Battling Brown Marmorated Stink Bugs

Automatic TRANSCRIPT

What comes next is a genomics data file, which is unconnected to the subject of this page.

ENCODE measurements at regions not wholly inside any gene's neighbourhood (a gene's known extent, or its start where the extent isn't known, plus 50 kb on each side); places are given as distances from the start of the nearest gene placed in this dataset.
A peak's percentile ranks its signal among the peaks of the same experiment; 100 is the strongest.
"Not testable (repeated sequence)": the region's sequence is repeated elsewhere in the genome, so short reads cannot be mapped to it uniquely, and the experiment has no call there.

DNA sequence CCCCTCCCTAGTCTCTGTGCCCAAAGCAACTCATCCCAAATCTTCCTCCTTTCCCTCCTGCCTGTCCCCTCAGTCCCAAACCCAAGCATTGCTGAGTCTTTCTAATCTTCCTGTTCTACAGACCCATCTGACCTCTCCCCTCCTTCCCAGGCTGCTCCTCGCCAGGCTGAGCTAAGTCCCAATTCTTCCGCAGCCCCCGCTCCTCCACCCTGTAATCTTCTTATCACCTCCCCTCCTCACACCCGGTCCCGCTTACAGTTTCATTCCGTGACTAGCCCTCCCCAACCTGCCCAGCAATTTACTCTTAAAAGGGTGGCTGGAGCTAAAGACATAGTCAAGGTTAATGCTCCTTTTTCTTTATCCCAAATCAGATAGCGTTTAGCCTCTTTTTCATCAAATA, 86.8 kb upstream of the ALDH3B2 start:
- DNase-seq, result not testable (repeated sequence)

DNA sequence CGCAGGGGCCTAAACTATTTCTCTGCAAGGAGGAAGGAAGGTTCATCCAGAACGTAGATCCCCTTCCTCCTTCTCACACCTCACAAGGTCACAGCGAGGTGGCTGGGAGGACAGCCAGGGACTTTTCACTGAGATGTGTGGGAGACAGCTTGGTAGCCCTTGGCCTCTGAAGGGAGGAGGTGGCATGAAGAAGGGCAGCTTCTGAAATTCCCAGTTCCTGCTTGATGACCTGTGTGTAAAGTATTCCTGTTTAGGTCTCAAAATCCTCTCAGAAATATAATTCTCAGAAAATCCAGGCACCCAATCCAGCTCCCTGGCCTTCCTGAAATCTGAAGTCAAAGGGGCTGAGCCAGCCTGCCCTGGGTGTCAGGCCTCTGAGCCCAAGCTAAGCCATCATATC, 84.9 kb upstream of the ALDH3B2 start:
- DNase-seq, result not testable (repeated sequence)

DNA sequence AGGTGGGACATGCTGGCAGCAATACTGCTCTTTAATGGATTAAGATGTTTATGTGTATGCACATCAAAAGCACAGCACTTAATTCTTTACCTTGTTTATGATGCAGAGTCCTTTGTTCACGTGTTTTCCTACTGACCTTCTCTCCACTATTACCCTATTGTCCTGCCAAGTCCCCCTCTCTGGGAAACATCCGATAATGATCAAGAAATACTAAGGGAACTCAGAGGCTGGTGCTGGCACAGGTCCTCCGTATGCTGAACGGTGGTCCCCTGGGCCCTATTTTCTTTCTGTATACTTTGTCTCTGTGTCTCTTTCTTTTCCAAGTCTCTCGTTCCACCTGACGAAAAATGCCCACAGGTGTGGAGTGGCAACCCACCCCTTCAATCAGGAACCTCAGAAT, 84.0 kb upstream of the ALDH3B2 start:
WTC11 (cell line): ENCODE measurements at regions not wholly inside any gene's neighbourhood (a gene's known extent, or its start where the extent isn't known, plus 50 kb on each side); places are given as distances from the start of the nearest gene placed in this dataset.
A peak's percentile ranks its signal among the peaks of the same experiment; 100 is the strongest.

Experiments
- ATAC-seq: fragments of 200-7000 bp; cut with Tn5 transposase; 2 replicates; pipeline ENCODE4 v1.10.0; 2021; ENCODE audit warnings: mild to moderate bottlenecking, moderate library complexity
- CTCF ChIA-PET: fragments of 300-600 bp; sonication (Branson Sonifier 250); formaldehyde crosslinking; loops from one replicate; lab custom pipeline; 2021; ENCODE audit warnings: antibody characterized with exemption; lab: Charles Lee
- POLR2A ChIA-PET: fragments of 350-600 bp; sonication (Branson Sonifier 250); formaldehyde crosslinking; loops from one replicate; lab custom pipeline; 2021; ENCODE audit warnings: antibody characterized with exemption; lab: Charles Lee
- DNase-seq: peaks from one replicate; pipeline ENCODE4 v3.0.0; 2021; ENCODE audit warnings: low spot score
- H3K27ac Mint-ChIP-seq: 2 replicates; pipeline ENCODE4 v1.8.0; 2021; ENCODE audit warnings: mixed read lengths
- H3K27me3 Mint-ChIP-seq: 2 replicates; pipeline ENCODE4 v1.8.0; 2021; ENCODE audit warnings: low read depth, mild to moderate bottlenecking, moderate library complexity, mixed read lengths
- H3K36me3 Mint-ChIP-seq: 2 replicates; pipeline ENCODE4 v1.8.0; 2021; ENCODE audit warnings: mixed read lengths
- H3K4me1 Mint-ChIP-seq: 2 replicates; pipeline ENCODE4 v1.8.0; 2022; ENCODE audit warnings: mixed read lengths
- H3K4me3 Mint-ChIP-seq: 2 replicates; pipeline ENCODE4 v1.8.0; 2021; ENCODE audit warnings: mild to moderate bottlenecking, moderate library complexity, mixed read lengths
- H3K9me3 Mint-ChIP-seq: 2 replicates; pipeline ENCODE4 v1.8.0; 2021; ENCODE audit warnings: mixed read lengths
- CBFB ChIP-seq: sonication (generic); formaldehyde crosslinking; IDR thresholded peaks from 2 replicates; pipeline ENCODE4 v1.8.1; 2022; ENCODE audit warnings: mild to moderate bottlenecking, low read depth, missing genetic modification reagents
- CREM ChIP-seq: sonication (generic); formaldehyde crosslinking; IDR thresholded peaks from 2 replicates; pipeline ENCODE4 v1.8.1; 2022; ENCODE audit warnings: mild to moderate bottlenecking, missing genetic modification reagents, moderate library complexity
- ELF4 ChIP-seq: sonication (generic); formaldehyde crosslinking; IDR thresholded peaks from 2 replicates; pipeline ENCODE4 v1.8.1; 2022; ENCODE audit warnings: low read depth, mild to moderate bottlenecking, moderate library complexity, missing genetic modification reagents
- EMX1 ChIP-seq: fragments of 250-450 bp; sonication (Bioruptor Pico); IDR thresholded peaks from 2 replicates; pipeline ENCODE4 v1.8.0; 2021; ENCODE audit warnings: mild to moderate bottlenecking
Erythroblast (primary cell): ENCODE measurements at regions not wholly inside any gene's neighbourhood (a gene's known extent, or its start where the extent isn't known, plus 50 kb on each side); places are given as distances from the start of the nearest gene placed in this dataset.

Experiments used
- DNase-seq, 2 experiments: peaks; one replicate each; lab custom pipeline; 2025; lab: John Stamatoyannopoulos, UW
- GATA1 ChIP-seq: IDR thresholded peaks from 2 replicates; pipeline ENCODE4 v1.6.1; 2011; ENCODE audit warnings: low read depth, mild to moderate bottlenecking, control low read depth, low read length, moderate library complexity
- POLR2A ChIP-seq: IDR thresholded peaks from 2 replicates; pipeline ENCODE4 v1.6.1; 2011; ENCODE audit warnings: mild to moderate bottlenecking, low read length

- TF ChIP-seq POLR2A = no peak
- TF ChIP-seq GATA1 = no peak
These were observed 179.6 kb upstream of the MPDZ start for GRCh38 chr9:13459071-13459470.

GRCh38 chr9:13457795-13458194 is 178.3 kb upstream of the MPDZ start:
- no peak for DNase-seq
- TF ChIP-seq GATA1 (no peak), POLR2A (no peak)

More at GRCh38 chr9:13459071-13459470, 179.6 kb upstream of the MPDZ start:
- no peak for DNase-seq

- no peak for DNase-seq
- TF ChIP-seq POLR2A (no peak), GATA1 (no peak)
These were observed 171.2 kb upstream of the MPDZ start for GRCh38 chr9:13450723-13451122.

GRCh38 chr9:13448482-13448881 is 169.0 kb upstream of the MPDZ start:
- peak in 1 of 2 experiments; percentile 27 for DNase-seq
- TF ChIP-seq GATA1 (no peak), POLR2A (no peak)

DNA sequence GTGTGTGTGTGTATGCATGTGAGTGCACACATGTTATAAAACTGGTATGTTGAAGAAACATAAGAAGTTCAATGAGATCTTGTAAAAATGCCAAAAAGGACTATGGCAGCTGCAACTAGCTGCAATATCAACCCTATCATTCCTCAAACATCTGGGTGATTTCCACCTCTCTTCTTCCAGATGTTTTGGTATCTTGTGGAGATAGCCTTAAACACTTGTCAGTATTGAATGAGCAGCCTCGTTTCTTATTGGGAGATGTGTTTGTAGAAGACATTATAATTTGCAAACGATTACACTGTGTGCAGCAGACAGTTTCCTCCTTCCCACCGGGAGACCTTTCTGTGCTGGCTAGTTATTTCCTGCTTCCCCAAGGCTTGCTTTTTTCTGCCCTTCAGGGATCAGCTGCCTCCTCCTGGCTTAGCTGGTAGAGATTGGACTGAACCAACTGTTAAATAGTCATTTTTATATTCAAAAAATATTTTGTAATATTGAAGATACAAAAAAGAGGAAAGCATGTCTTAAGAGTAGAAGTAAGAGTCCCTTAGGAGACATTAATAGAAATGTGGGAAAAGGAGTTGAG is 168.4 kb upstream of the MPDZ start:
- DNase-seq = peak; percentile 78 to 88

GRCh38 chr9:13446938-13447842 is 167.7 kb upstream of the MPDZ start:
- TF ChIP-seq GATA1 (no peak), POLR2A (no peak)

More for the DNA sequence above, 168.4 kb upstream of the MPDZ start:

We're GONNA start our show today by taking a trip back to the nineteen eighties when singer. Songwriter Billy Joel was at the top of his game and he released two. Song Allentown about the decline of the steel industry. In America steel factories were closing in steelworkers. Were losing their jobs. The song shed light on the challenges the workers faced and at the same time. It made allentown a city in Pennsylvania quite famous so now let's fast forward twenty or so years. Two Thousand and one and Allentown is in the news again but this time it's because of an insect an agricultural pest from Asia had somehow found its way to Pennsylvania. The insect called the Brown rated stink bug feeds on apples. Peaches figs mulberries citrus fruits and other crops. Well it didn't take long for these tough little bugs to spread and by twenty ten. They wrecked havoc on orchards and crops in various parts of the United States. And the really bad news. Is that Brown? Mom rated stink. Bugs are still here and there on the move and they may soon arrive to a fruit tree near you. So what can we do about it? I've invited Tracy Leschi to the studio today to find out. She's an entomologist. And by the way an optimist as you will discover in this interview today. She's also the director of the Appalachian Fruit Research Station at Cairns Ville West Virginia. Her research is focused on the development of behaviorally based management tools for invasive and native pest of fruit crops. But before we start chatting I would love to hear your stories and your questions during the show you can email those questions and stories to in-studio one. Oh one at g mail DOT COM and do remember to include your first name and the city. You're writing from so tell us. Have you seen these bugs in your fruit trees? And what have you done about it in studio one a one at g mail dot com is the email so now to Tracy Leschi. Thanks for coming on the show today. Thank you Susan for the invitation. I'm so glad to have you here. And hopefully you will shed some light on these mysterious bugs. Oh my goodness so. The Story Starts Allentown. Can you tell me a little bit about that discovery? What was happening around then here. So you know Brown Mama Rated Stink Bug as you've already mentioned is a species that is not native to North America. It's native to Asian countries including China Japan Korea and Taiwan. This insect is an excellent hitchhiker And we'll probably get to that in a little while but at some point in the to late. Nineteen nineties homeowners. In and around the Allentown region of Pennsylvania were Seeing some interesting invaders in the fall to their homes and in fact these were Brown. Mom rated stink bugs. Now the issue was is that they weren't properly identified until two thousand one when Karen Bernhardt who with Penn State cooperative extension in Pennsylvania collected some of these specimens from a homeowner and she ended up sending them to attacks honest Rick Holbeck at Cornell and he identified them as Brown mom rates. Think so this was the first official record of population in North America. So how on Earth would they have gotten there? How did they get to these people's homes right so one of the interesting things about Brown mom rated stink bug is that they are excellent hitchhikers as adults and that means is that they can sort of end up being concealed and hidden from view and sort of take a journey to somewhere else and this is related to what we as entomologist refer to as their over wintering behavior which is essentially like hibernation for insects. So when these insects hibernate more or less they crawl into cracks and crevices and hunker down and wait for spring. And if these cracks or crevices happens to be in some sort of shipment of goods or perhaps in your suitcase or who knows This is how often these bugs have been transported to new locations. Whoa so how quickly would they spread? So let's say or what a what a thought. Let's say it's in your suitcase. You've gone on holiday to China. Or whatever he brought back these little hitchhiking bugs So let's say you have one bug or two bugs what happens then. How quickly would they spread? Well if you found one or two bucks I'd tell you to kill them I but You know it's a good question. They have a pretty good Reproductive capacity that sort of what we say in terms of you know how quickly can a population build up? Based on the reproductive efforts of a female a single female can lay up to twenty eight eggs at a time in in an egg mass. And she can lay up to four hundred over her lifetime. So you can imagine if you know. Just a portion of those eggs survived to adulthood and then reproduce. You can see that. A population could build rather quickly so is is that what happened like You know how quickly did this problem spread? You said it started sort of in the late nineties. It was discovered two thousand and one. And then what happens? Well what happened? After that was it was a slow spread And it was a slow build up for a number of years so in two thousand and three I found the first specimen officially outside Pennsylvania in Maryland. Just south of Allentown Pennsylvania. I in in sort of central Maryland in a town called Hagerstown There was some. Also some official detections in New Jersey and then it continued to spread through what we refer to as the mid Atlantic here in the United States and to Virginia West Virginia You know parts of Delaware Into upstate or sort of well. I should say downstate New York so the populations continued to build Over a number of years and then you know really began to build quickly back in two thousand eight two thousand nine and in two thousand and ten throughout the region. We really experienced what we refer to as an outbreak population. So what did that look like Especially if you're growing cheese. Yeah it looked well you know. When we first began to detect problems in fruit trees from Brown mom raided stink bug and say two thousand eighteen thousand nine. The issues were confined really to the late season. Where just before harvest and this is really painful. If you can imagine your fruit just about ready to be picked from the tree almost ripe. We were seeing large numbers of adult invading the orchards in the fall and feeding on the fruit and this was causing for some of our local growers up to ten percent loss. Even back then but in two thousand and ten we saw the bugs invading earlier much earlier actually just after the fruit had formed just after pedal fall essentially in these orchards. In that early season feeding really set up our growers for significant losses. Where you know for our Peach Growers. Many growers lost their entire crops. Most lost half of their crop. And then it just went on from there. You know apples and Incurred ABOUT THIRTY SEVEN MILLION DOLLARS IN LOSSES. Thousand and ten just locally. That's terrible was the fruit. Not salvageable at all. I mean what what do these Brown marmalade stink bugs due to the fruit? Yeah they are you know. They are a typical stink bug species in that their mouth parts are essentially a straw and they insert that Straw into the fruit tissue and they inject some salivary enzymes that essentially helps break down that tissue and suck out the juice and so what they leave behind. Is this dry corky tissue beneath the surface of the skin as well as discolored display depressions on the surface now for peaches because the feeding Began so early essentially once you peel that fruit. The entire fruit was riddled with these deep pockets of dead comey tissue and you know. The entire fruit was essentially unsolvable. It was just a complete loss. For FOR APPLE. Growers some of the fruit could be redirected to From sort of a fresh market to juice market. But you know they're getting Cents on the dollar in terms of the value so in essence they're losing over. Ninety percent of the value of that fruit have normally gone into fresh market. So it was very